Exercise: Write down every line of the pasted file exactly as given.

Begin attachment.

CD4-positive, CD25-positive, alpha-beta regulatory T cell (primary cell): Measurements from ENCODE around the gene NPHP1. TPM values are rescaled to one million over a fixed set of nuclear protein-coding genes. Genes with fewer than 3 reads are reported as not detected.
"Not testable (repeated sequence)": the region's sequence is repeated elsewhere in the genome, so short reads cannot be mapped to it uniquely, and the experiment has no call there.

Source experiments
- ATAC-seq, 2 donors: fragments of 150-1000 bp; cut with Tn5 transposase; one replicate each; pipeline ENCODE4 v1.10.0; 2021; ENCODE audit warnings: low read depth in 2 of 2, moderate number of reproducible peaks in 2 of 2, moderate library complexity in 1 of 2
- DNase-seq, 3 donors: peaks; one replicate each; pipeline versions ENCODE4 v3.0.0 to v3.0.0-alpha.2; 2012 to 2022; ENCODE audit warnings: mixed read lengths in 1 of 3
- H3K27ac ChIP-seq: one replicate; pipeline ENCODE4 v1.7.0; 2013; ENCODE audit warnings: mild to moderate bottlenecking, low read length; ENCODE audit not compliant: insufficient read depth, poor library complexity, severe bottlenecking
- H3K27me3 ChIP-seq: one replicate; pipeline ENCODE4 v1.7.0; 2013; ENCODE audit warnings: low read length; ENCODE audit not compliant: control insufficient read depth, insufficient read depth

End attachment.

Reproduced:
CD4-positive, CD25-positive, alpha-beta regulatory T cell (primary cell): Measurements from ENCODE around the gene NPHP1. TPM values are rescaled to one million over a fixed set of nuclear protein-coding genes. Genes with fewer than 3 reads are reported as not detected.
"Not testable (repeated sequence)": the region's sequence is repeated elsewhere in the genome, so short reads cannot be mapped to it uniquely, and the experiment has no call there.

Source experiments
- ATAC-seq, 2 donors: fragments of 150-1000 bp; cut with Tn5 transposase; one replicate each; pipeline ENCODE4 v1.10.0; 2021; ENCODE audit warnings: low read depth in 2 of 2, moderate number of reproducible peaks in 2 of 2, moderate library complexity in 1 of 2
- DNase-seq, 3 donors: peaks; one replicate each; pipeline versions ENCODE4 v3.0.0 to v3.0.0-alpha.2; 2012 to 2022; ENCODE audit warnings: mixed read lengths in 1 of 3
- H3K27ac ChIP-seq: one replicate; pipeline ENCODE4 v1.7.0; 2013; ENCODE audit warnings: mild to moderate bottlenecking, low read length; ENCODE audit not compliant: insufficient read depth, poor library complexity, severe bottlenecking
- H3K27me3 ChIP-seq: one replicate; pipeline ENCODE4 v1.7.0; 2013; ENCODE audit warnings: low read length; ENCODE audit not compliant: control insufficient read depth, insufficient read depth